Tim Skubick stresses importance of caringPublished 6:52pm Wednesday, October 3, 2012
Students, professors and community members gathered to hear political journalist and blogger Tim Skubick talk about the November election Wednesday as part of the Southwestern Michigan College fall academic lecture series.
Skubick, producer and anchor of the public television political segment “Off the Record,” offered a dose of reality to listeners, stating many citizens who are eligible to vote don’t care and those that do are often uneducated, walking in blind into voting booths. During the hour-long interactive lecture, which allowed for questions from audience members at the end, Skubick spoke openly about the weaknesses the country is facing as the general election nears and what younger voters should do.
“What’s wrong with our democracy is that many do not care,” Skubick said. “How can you cast an intelligent ballot if you don’t know the names of the candidates, let alone what they stand for?”
Skubick kicked off his lecture by asking audience members to stand if they have already decided who they are voting for, which brought the majority of the auditorium to its feet. Skubick then questioned those who were undecided and why, before stating the “vast majority of those voting have decided who to elect before the first debate.”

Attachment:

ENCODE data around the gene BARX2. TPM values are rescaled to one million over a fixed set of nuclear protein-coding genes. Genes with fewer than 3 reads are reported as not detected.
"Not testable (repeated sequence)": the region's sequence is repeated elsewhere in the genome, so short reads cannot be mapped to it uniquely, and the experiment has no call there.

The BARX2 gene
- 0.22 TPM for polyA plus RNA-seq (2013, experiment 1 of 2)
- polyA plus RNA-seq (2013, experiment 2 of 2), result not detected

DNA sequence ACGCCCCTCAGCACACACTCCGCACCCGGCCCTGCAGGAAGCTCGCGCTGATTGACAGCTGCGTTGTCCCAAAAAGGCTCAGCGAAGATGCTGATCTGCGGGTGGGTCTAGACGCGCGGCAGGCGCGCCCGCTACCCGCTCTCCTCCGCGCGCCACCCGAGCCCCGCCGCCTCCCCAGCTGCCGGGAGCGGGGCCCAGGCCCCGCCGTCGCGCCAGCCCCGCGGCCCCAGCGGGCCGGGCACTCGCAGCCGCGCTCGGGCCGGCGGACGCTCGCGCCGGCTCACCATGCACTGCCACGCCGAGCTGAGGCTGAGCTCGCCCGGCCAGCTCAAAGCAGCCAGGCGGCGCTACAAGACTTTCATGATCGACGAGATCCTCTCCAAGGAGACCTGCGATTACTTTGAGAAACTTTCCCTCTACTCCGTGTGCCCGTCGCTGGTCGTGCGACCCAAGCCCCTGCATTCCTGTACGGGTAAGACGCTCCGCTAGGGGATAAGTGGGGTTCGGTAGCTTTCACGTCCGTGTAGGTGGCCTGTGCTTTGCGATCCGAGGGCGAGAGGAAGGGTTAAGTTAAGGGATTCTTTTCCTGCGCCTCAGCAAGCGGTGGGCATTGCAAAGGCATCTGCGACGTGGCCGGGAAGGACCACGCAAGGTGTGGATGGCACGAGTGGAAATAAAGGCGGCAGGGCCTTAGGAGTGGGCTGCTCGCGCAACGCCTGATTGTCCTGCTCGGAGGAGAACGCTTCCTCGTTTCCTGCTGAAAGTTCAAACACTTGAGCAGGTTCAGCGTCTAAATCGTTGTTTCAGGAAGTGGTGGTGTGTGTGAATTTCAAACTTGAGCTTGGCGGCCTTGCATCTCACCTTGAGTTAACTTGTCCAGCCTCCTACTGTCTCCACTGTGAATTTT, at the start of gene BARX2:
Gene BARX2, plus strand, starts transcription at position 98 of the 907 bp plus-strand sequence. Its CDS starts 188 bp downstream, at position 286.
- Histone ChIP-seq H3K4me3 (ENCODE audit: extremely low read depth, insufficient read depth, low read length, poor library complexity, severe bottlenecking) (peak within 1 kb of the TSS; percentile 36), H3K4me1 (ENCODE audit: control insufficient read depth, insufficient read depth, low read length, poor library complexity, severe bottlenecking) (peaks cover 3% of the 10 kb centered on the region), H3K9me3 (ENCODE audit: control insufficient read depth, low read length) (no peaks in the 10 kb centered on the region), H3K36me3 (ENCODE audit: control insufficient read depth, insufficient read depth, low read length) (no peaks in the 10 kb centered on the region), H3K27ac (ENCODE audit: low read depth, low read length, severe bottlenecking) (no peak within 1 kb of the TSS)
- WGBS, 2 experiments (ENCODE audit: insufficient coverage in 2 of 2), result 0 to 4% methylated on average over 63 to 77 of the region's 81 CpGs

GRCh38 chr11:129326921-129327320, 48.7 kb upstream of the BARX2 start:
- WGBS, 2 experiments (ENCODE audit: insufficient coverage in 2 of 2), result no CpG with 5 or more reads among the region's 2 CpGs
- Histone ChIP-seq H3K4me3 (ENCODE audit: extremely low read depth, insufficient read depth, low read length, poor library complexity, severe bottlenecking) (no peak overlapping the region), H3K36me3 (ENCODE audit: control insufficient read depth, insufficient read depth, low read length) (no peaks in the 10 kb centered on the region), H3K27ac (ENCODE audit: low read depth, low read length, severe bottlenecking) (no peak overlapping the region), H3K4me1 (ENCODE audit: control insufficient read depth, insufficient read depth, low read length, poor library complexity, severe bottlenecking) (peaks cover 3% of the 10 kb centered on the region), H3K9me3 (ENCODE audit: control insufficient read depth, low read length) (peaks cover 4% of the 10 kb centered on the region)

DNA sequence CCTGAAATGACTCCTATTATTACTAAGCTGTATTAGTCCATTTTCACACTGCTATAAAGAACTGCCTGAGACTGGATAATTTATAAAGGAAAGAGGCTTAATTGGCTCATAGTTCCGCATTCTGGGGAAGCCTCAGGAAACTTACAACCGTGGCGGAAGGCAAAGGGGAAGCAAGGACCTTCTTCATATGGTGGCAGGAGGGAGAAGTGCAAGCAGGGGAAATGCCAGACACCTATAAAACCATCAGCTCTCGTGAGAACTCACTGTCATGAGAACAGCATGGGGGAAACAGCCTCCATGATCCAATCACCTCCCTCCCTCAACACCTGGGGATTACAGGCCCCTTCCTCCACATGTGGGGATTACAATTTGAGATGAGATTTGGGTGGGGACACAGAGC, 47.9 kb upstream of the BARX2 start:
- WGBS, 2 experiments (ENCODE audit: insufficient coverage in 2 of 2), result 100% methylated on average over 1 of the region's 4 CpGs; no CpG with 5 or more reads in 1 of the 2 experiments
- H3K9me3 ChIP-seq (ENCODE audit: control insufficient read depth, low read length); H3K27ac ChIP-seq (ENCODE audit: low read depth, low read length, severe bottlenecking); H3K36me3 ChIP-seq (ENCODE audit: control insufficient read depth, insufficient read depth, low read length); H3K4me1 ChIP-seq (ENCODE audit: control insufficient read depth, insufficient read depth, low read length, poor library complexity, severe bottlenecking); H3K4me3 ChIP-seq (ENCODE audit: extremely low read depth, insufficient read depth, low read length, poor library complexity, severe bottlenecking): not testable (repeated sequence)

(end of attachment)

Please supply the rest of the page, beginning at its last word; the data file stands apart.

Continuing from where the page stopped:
“We’re getting lazy about our democracy,” Skubick said. “You’ve got to be involved … don’t watch those God-awful TV ads.”
Skubick offered his opinions on the presidential candidates, stressing the idea that the focus of elections becomes more about who is likeable and who you would “want to have a beer with,” rather than where they stand on the issues and what they will do if elected.
“What we were missing in politics … do good public policy first, then focus on getting re-elected,” Skubick said during a media discussion before the lecture. “Instead, it’s about getting re-elected and then throwing public policy in there.”
As a political, daily blogger for www.Mlive, Skubick didn’t let the news media off easy either.
“My job as a journalist is to go in and ask those accountability questions,” Skubick said. “But we’re getting lazy; the media is not doing their job.”
Questions from the audience touched on issues of changing the electoral college, what ballot issues will be on the Nov. 6 election, the social security outlook for young adults and where citizens can find the truth.
“In politics, the truth is elusive,” Skubick said. “That’s why we have journalists, you need the media to try and get you there.”
After the lecture wrapped up, students responded to Skubick’s views, saying they were walking away feeling more educated.
“It was unbiased. He wasn’t trying to persuade us one way or the other,” freshman James Coleman said.
Sophomore Jordan Hurst agreed, saying Skubick presented the truth.
“He wasn’t calling out Romney or Obama, he presented information on both guys, good or bad,” Hurst said.
The next SMC fall academic lecture will be presented by Dr. Brendan Riley, associate professor of English at Chicago’s Columbia College, on “Why You Should Care about the Living Dead” at 2 p.m. Oct. 18 in the theater of the Dale A. Lyons Building on Dowagiac’s SMC campus.